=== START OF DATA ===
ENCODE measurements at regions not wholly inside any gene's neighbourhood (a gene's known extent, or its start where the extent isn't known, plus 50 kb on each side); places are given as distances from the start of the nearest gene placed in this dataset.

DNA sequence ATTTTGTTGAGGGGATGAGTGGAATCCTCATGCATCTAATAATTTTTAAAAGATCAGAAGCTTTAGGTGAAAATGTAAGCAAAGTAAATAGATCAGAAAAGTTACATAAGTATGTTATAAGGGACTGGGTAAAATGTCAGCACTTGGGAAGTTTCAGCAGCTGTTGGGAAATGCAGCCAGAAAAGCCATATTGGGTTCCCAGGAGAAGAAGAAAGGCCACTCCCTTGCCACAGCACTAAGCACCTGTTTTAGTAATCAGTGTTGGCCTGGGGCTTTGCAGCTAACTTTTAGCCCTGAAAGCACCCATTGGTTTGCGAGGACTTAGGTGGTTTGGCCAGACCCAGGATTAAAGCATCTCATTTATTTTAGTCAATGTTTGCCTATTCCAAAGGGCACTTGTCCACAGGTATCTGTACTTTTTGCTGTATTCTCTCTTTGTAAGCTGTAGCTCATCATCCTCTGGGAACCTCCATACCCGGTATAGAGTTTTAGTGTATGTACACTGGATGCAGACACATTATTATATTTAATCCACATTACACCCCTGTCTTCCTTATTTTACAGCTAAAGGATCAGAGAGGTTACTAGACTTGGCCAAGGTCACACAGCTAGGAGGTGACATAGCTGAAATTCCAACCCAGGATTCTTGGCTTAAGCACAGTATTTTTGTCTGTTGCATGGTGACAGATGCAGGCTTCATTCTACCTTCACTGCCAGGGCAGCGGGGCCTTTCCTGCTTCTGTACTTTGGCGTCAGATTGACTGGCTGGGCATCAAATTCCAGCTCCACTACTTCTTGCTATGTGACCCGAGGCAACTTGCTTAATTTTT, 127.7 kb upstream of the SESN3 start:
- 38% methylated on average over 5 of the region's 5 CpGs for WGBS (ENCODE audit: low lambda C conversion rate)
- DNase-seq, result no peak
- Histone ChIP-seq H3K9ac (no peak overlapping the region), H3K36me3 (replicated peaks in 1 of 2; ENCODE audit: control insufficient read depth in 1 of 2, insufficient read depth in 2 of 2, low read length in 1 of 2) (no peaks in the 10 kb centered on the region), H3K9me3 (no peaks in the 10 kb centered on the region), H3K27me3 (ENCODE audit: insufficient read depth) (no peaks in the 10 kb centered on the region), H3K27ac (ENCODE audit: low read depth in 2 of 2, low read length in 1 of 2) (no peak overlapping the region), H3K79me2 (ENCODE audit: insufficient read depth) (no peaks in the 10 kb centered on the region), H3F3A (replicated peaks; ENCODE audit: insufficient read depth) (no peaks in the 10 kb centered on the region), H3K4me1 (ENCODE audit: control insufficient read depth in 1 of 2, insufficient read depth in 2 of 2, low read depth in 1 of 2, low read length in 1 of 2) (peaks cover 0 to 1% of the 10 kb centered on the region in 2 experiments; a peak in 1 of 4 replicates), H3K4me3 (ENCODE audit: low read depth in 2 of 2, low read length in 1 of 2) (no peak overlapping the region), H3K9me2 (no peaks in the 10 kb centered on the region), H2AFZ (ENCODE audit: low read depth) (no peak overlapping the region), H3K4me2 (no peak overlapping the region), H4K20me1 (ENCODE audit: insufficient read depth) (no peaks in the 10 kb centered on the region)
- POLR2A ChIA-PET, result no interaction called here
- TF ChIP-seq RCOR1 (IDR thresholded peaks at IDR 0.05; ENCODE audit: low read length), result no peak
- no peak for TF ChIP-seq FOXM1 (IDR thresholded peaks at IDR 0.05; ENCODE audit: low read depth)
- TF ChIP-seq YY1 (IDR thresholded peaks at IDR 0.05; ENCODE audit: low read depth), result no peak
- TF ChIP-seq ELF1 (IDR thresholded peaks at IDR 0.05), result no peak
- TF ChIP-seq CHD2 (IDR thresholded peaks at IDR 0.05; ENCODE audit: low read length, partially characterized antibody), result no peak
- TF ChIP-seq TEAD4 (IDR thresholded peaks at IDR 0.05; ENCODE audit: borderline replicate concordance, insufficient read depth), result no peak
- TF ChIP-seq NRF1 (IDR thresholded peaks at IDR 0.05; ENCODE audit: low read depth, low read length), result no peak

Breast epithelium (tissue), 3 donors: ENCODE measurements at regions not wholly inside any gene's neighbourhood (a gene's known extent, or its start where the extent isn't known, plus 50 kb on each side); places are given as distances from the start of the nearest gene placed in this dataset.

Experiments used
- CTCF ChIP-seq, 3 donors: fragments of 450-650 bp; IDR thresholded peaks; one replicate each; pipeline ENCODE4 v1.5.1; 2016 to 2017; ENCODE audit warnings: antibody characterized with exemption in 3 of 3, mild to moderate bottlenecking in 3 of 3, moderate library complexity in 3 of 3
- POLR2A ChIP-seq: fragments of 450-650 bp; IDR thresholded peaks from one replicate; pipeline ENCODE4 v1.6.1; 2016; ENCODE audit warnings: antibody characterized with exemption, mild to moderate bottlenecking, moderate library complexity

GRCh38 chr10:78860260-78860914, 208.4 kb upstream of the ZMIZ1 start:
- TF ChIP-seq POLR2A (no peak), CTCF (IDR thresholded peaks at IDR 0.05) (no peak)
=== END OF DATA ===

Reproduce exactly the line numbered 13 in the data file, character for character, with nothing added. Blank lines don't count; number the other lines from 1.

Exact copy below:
- TF ChIP-seq NRF1 (IDR thresholded peaks at IDR 0.05; ENCODE audit: low read depth, low read length), result no peak